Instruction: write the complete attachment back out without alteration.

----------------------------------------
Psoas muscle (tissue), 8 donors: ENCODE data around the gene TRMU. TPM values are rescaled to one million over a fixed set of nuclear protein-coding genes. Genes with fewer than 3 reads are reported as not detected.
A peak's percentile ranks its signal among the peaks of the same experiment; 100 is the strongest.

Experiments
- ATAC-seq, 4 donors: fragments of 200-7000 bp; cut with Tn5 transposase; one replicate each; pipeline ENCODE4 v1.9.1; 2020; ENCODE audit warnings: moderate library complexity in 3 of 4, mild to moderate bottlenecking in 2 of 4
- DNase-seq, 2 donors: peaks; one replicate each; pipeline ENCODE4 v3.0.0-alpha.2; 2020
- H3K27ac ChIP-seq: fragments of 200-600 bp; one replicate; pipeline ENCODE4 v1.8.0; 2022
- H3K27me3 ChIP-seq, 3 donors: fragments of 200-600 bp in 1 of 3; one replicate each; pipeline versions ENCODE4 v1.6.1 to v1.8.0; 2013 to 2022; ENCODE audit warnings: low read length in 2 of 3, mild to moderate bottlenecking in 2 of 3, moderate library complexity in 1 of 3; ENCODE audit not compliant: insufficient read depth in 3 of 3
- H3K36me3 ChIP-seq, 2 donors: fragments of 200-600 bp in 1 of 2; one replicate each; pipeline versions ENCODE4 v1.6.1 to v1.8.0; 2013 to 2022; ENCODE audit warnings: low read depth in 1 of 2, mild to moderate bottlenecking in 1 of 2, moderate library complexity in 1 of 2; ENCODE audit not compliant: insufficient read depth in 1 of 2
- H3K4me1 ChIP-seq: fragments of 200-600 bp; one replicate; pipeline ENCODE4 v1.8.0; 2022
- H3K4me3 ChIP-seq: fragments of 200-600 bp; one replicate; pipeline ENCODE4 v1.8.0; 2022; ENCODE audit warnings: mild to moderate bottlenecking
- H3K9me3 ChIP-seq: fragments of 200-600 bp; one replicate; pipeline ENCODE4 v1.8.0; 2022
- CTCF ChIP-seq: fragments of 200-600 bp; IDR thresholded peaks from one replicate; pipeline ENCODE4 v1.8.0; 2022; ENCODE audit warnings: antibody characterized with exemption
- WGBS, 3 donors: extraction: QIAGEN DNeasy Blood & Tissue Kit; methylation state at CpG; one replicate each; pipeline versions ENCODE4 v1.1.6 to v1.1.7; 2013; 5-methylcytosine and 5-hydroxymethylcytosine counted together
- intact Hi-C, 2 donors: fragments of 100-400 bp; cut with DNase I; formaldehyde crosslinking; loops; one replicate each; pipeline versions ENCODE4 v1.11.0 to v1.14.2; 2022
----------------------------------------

Psoas muscle (tissue), 8 donors: ENCODE data around the gene TRMU. TPM values are rescaled to one million over a fixed set of nuclear protein-coding genes. Genes with fewer than 3 reads are reported as not detected.
A peak's percentile ranks its signal among the peaks of the same experiment; 100 is the strongest.

Experiments
- ATAC-seq, 4 donors: fragments of 200-7000 bp; cut with Tn5 transposase; one replicate each; pipeline ENCODE4 v1.9.1; 2020; ENCODE audit warnings: moderate library complexity in 3 of 4, mild to moderate bottlenecking in 2 of 4
- DNase-seq, 2 donors: peaks; one replicate each; pipeline ENCODE4 v3.0.0-alpha.2; 2020
- H3K27ac ChIP-seq: fragments of 200-600 bp; one replicate; pipeline ENCODE4 v1.8.0; 2022
- H3K27me3 ChIP-seq, 3 donors: fragments of 200-600 bp in 1 of 3; one replicate each; pipeline versions ENCODE4 v1.6.1 to v1.8.0; 2013 to 2022; ENCODE audit warnings: low read length in 2 of 3, mild to moderate bottlenecking in 2 of 3, moderate library complexity in 1 of 3; ENCODE audit not compliant: insufficient read depth in 3 of 3
- H3K36me3 ChIP-seq, 2 donors: fragments of 200-600 bp in 1 of 2; one replicate each; pipeline versions ENCODE4 v1.6.1 to v1.8.0; 2013 to 2022; ENCODE audit warnings: low read depth in 1 of 2, mild to moderate bottlenecking in 1 of 2, moderate library complexity in 1 of 2; ENCODE audit not compliant: insufficient read depth in 1 of 2
- H3K4me1 ChIP-seq: fragments of 200-600 bp; one replicate; pipeline ENCODE4 v1.8.0; 2022
- H3K4me3 ChIP-seq: fragments of 200-600 bp; one replicate; pipeline ENCODE4 v1.8.0; 2022; ENCODE audit warnings: mild to moderate bottlenecking
- H3K9me3 ChIP-seq: fragments of 200-600 bp; one replicate; pipeline ENCODE4 v1.8.0; 2022
- CTCF ChIP-seq: fragments of 200-600 bp; IDR thresholded peaks from one replicate; pipeline ENCODE4 v1.8.0; 2022; ENCODE audit warnings: antibody characterized with exemption
- WGBS, 3 donors: extraction: QIAGEN DNeasy Blood & Tissue Kit; methylation state at CpG; one replicate each; pipeline versions ENCODE4 v1.1.6 to v1.1.7; 2013; 5-methylcytosine and 5-hydroxymethylcytosine counted together
- intact Hi-C, 2 donors: fragments of 100-400 bp; cut with DNase I; formaldehyde crosslinking; loops; one replicate each; pipeline versions ENCODE4 v1.11.0 to v1.14.2; 2022